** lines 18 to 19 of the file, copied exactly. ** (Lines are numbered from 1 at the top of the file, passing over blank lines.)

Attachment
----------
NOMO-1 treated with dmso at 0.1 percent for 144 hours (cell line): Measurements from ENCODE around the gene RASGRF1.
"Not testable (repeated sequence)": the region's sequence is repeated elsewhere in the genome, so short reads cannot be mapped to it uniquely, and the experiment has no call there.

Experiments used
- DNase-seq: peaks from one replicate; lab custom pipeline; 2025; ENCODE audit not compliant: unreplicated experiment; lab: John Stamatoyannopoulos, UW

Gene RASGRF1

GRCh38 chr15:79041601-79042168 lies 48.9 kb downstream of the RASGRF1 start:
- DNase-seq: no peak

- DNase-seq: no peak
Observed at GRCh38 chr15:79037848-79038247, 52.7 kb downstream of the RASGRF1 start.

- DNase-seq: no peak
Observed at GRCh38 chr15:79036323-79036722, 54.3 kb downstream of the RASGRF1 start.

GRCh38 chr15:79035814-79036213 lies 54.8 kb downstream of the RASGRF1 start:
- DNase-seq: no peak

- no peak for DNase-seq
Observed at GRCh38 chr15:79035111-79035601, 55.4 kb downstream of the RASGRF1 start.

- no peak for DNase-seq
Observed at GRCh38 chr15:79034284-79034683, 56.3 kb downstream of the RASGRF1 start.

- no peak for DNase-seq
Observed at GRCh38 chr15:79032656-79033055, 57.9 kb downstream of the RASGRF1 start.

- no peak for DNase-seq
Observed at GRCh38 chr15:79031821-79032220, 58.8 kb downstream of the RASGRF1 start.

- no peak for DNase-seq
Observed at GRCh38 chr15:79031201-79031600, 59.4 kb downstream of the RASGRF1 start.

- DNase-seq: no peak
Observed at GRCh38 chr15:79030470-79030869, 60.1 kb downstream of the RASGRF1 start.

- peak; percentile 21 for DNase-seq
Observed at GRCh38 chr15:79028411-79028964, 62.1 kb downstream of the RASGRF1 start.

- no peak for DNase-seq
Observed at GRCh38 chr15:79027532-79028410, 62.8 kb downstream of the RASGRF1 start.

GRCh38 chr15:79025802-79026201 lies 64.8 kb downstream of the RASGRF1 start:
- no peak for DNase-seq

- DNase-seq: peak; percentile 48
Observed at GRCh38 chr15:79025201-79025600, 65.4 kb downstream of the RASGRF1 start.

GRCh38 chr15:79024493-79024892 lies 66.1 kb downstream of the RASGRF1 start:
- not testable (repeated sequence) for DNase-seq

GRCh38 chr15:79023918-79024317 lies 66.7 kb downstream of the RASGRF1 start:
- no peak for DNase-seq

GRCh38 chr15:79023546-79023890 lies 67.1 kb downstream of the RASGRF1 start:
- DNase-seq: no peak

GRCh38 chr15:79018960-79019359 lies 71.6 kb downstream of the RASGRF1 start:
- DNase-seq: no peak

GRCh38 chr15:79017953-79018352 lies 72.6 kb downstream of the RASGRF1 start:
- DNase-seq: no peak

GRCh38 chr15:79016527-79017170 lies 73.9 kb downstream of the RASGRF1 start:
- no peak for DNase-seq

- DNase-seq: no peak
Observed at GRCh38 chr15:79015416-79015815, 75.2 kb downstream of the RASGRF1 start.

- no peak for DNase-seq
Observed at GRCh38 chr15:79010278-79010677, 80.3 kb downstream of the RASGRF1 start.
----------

- no peak for DNase-seq
Observed at GRCh38 chr15:79032656-79033055, 57.9 kb downstream of the RASGRF1 start.